Mold can also be caused when water gets sucked up from a wet floor and absorbed into the wall and behind baseboards, says Fagan. To stop mold growth behind drywall, you must first locate the water source causing moisture.

You can buy meters at the hardware store to detect moisture and the humidity level behind drywall. If you suspect mold growth behind drywall but can’t locate the water source, contact an indoor environmental professional (IEP) who can find the water source and safely remove the mold.


Man reupholstering a chair.
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If you live in a hot and humid climate or don’t have proper humidity control in your home, your sofa, chairs and other upholstered furniture could be a breeding ground for hidden mold, says Michael Rubino, a certified mold remediation specialist, air quality expert and founder of HomeCleanse, a national mold remediation and household air quality service company.

“If you have high humidity for days on end, you’ll start to see mold growing on upholstery, says Rubino, who adds that upholstery mold may not be easily spotted because molds that grow in high humidity are typically white, not black. “Unless you have a bright colored fabric where it might not blend in. Once mold takes hold, its roots penetrate deep into the fibers of the surface.”

Disposing of the contaminated furniture is the most effective way to handle the mold situation, since porous items like upholstery are difficult to decontaminate completely, says Rubino.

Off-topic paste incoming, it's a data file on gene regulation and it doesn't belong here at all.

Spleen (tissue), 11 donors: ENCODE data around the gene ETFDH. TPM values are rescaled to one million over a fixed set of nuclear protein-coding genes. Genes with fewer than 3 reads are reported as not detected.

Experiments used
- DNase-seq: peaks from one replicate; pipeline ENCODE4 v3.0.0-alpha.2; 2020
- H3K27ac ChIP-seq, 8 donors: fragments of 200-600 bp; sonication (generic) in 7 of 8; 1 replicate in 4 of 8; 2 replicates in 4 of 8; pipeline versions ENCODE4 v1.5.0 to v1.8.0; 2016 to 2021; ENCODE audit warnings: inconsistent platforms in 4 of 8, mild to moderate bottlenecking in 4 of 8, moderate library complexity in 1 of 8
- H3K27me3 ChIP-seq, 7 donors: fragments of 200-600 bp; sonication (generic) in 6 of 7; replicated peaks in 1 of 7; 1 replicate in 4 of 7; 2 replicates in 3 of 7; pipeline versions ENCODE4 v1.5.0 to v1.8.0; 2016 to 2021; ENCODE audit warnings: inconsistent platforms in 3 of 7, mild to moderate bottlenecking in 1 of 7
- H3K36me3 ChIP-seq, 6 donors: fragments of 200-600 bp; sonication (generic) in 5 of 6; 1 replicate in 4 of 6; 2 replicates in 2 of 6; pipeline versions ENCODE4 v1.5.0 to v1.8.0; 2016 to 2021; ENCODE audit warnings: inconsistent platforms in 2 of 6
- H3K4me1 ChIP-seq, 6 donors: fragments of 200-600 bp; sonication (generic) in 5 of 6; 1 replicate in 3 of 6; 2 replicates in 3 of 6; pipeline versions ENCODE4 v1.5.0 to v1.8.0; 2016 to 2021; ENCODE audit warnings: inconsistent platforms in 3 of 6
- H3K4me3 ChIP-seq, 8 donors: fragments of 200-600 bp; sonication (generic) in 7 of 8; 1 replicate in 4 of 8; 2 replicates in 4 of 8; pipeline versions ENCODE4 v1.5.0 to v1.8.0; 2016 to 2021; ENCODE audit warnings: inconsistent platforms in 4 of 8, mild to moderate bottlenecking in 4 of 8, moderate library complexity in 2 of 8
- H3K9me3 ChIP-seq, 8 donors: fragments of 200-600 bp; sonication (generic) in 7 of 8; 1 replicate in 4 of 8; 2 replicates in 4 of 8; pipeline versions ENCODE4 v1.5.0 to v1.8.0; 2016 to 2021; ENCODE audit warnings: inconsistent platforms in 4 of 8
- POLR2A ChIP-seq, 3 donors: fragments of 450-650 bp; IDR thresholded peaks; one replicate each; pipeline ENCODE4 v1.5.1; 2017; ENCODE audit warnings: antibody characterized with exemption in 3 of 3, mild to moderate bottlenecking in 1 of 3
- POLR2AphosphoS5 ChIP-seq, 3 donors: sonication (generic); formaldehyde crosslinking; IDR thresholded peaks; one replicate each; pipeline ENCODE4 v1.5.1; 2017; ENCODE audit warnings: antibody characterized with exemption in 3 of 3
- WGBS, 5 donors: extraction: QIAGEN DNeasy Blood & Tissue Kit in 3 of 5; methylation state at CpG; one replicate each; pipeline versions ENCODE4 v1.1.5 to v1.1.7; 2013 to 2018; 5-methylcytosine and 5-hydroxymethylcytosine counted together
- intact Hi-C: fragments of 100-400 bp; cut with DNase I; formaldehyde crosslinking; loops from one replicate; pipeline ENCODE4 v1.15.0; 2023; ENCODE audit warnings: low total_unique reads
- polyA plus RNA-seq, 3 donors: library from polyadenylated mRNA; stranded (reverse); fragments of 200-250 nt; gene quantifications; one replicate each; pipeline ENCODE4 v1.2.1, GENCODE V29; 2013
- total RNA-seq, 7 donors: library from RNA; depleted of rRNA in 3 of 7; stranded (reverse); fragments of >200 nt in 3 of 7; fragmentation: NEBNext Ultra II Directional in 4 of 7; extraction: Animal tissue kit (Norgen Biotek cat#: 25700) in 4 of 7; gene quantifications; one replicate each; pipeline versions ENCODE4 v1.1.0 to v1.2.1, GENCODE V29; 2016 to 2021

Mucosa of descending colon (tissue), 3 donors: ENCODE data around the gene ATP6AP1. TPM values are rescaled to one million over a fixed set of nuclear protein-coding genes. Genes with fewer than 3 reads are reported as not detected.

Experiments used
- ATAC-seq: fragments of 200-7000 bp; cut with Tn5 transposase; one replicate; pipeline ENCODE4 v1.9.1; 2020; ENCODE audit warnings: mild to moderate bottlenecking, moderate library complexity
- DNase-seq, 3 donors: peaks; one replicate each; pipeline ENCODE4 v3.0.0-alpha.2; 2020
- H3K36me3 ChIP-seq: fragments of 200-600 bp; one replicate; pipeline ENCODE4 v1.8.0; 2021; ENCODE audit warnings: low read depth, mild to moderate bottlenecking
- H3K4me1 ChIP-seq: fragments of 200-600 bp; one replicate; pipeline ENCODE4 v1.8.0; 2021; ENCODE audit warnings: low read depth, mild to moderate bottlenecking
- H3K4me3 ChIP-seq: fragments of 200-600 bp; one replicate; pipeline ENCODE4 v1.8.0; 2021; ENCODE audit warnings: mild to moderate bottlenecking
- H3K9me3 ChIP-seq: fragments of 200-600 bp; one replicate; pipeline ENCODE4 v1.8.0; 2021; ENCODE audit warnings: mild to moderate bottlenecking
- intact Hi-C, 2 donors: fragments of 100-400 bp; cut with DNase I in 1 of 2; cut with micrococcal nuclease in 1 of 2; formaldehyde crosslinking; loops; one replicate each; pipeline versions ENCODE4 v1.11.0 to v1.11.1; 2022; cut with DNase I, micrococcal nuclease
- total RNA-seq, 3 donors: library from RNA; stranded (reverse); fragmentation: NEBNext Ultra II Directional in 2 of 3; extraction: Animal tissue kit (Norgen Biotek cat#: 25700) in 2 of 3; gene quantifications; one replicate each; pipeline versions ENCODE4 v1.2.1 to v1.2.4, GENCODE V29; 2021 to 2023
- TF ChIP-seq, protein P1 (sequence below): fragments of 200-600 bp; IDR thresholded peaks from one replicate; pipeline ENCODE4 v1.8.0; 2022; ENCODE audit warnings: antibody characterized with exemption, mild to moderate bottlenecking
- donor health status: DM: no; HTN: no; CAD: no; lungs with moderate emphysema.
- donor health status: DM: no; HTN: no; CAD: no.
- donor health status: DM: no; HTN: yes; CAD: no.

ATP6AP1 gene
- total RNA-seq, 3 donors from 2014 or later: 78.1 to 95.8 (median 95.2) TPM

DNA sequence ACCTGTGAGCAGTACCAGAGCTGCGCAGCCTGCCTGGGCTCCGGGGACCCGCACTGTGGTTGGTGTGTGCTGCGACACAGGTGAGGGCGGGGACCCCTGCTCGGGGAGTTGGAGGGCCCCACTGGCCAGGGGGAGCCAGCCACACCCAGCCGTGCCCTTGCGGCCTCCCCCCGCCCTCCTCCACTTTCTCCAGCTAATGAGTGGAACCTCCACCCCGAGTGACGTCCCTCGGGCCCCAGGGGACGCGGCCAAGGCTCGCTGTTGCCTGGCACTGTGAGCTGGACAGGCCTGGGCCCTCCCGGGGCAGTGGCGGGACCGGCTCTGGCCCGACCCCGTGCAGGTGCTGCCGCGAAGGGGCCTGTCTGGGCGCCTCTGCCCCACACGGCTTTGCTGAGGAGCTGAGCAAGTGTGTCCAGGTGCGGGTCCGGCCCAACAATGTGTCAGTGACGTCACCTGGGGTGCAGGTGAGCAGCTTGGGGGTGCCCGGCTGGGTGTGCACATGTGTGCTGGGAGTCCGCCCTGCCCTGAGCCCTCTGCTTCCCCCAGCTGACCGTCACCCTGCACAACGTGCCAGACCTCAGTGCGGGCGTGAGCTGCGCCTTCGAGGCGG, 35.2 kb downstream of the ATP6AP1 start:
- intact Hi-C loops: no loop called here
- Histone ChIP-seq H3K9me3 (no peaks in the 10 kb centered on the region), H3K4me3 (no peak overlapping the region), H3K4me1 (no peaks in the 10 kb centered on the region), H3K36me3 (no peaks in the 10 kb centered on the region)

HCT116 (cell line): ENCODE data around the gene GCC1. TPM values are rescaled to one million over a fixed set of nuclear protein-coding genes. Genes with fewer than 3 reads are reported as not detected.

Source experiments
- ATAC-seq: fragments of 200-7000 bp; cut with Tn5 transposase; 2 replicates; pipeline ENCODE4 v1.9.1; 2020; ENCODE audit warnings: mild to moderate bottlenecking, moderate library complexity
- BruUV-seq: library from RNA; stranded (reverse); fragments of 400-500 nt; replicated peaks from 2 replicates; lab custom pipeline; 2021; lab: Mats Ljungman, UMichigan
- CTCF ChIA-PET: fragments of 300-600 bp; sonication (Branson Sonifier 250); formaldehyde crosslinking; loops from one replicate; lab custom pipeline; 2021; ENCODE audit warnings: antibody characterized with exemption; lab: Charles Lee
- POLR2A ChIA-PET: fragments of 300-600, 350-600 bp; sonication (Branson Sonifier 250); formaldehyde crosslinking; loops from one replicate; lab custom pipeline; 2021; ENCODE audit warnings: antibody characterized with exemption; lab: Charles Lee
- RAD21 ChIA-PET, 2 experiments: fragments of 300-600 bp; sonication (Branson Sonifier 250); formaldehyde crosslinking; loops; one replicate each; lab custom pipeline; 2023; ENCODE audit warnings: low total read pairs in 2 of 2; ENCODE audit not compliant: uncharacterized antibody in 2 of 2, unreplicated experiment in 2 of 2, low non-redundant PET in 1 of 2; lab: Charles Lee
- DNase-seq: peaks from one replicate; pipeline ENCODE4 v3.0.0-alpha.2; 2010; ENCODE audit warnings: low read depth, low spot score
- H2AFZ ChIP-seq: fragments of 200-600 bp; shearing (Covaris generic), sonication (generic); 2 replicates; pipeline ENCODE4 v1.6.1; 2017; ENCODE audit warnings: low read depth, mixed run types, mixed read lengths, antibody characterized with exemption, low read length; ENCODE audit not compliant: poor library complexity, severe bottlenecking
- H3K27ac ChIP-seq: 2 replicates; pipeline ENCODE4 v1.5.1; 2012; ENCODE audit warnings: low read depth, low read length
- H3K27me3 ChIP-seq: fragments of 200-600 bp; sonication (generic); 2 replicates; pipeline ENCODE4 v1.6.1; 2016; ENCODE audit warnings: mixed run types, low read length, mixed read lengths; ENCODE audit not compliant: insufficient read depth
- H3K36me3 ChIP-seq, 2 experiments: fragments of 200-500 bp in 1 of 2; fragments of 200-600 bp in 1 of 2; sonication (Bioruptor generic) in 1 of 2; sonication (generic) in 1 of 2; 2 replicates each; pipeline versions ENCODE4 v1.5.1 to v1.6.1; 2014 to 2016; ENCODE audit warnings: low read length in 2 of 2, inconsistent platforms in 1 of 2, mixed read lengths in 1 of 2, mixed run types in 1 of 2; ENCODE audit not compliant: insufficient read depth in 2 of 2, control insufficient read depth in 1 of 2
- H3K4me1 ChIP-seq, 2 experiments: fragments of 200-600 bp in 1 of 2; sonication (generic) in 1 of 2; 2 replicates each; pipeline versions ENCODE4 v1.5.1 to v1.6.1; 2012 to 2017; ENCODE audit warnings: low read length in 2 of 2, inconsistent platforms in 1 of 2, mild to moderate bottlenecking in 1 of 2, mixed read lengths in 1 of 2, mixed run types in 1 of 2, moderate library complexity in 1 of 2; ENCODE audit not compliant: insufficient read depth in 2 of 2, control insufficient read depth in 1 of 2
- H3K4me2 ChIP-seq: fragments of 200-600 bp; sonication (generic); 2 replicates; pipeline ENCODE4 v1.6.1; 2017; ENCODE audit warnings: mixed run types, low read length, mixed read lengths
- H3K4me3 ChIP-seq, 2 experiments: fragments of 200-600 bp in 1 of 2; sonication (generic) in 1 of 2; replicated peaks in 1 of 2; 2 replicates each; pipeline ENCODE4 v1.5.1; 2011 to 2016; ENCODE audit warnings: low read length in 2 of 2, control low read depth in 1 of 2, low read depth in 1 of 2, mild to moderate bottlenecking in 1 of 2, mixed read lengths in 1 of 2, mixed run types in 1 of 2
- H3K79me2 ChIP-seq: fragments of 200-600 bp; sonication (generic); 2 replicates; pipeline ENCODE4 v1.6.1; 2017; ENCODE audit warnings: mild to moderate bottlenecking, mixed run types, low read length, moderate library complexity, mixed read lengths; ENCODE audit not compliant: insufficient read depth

If you wish to keep the furniture item, he recommends wearing an N95 face mask and latex gloves. Thoroughly vacuum the surface with a HEPA (high-efficiency particulate air) vacuum, which can capture tiny mold particulates. Next, spray the upholstery with a botanical cleaning product, letting it soak in per the product’s instructions. Wipe clean and repeat the process two more times, using the clean side of a microfiber towel. Make sure the surface dries completely.

To resolve high humidity levels in your home that led to mold, place a dehumidifier in the room or consult an HVAC technician for adjustments. Inspect regularly to make sure mold on upholstery (and in the entire room) doesn’t return.


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Moisture, high heat and humidity in the attic are the perfect combination for mold growth, says Josh Story, a home inspector and owner of WIN Home Inspection in Destin, Florida. Water in the attic can come from a few sources, including leaky pipes, roof leaks and HVAC duct work. “If there’s a leak in your air conditioning duct work that allows cooler air to escape into the hot attic, that creates condensation,” explains Story. “Over time, that condensation can contribute to microbial growth and mold.”

Since a home inspection is noninvasive, Story can’t cut into the walls or ceiling to find the water source, he says. But locating the leak is crucial to preventing future mold growth in the attic. “In those cases where we can’t see where it’s coming from, we recommend further evaluation from a contractor who can remove whatever needs removed to locate the source of that moisture.”